120 women rescued from grim conditions
By Lise Olsen / June 29, 2008

The farewell party was in full swing at midnight when police came for Maximino "El Chimino" Mondragon, his accomplices and his victims — scantily dressed women and girls he forced to sell beers and sexual favors under the flashing lights of a revolving crystalline disco ball inside his strip mall bar off Hempstead Highway.

Mondragon was celebrating his retirement at El Potrero de Chimino bar, also known as the Wagon Wheel. He had a one-way ticket back to his native El Salvador and blueprints in the bar for a brand-new hotel back home.

Then uninvited guests arrived.

Pickups packed the parking lots at five related bars and restaurants in northwest Houston, as more than 100 officers from federal, state and local agencies rushed in the night of Nov. 13, 2005.

Interviews with the arresting agents and documents recently obtained by the Houston Chronicle provide the first detailed account on how one of the nation's largest sex trafficking rings was dismantled in Houston — considered both a center of operations and transit point for international sex and labor traffickers.

Task force members — including Immigration and Customs Enforcement, the FBI, the Harris County Sheriff's Office and the Texas Alcoholic Beverage Commission — had expected to find 50 or 60 women. Eventually, they rescued about 120 victims.

In interviews, victims told agents they had been forced to work six or seven nights a week and to allow men to buy them overpriced drinks in exchange for their company or for sexual favors.

The main targets were the lead cantina owner, Mondragon; head smuggler, Walter Corea; as well as their relatives and wives. Corea was sentenced in May to 15 years; Mondragon's sentencing, the last, is set for Sept. 22. Faced with reams of evidence, seven have pleaded guilty.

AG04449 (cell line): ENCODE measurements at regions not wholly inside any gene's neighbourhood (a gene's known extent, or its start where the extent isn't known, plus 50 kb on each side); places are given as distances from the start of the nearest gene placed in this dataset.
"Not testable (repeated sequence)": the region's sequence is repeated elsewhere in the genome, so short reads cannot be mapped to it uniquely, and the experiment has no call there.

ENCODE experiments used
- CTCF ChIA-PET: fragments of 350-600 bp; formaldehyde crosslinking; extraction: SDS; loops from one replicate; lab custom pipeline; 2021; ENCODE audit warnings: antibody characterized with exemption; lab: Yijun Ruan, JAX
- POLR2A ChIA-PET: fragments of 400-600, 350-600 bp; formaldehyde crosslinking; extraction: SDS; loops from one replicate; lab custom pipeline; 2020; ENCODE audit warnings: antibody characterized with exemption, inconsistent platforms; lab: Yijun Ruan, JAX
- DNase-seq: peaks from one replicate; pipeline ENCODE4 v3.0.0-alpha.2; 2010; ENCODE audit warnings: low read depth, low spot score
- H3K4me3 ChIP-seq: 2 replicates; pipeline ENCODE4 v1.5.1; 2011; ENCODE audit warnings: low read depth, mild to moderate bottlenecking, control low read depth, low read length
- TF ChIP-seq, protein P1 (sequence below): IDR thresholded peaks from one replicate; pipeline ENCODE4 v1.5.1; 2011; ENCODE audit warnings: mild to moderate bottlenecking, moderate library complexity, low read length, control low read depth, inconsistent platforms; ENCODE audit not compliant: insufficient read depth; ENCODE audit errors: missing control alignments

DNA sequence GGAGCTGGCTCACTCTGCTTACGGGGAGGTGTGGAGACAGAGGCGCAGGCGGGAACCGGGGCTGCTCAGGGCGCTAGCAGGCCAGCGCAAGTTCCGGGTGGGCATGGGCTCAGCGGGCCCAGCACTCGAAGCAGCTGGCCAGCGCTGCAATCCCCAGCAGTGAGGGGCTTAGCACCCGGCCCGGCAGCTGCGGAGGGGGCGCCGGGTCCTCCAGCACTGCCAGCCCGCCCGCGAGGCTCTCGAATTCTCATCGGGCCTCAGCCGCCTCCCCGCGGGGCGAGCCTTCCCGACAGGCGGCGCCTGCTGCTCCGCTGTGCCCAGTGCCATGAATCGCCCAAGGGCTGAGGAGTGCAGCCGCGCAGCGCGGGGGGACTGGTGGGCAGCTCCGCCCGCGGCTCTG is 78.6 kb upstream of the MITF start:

To the members of the then-nearly new Human Trafficking Rescue Alliance, the mass arrests and rescues represented a significant enforcement victory.

The size of the Mondragon ring, as well as others dismantled elsewhere, convinced law enforcement authorities that the problem of forced labor in the U.S. is likely much larger than anyone anticipated and continues to proliferate in Houston.

For years, the ring preyed on women and girls from Honduras, El Salvador, Nicaragua and Guatemala, illegally bringing them to Houston with false promises of legitimate work and then forcing them to work in cantinas to pay off smuggling fees from $8,000 to $15,000 — as well as all living expenses, according to court records and interviews with investigators.

The FBI named the case for them: "Bar Belles."

Mondragon had run businesses in Houston for at least a decade, according to records and interviews with police and a labor activist who helped rescue cantina workers.

In his bars, agents from the TABC found detailed ledgers and notebooks showing how victims had been billed for everything they ate and drank, for their rent, for their clothes, for their transport to the U.S. and for shipping money back home.

'Thought he was the devil'

To control them, Mondragon kept "intelligence" on each one — the names of their mothers, brothers and children and locations of their homes and schools. Records show victims said he threatened to kill relatives or burn down family homes if they did not cooperate.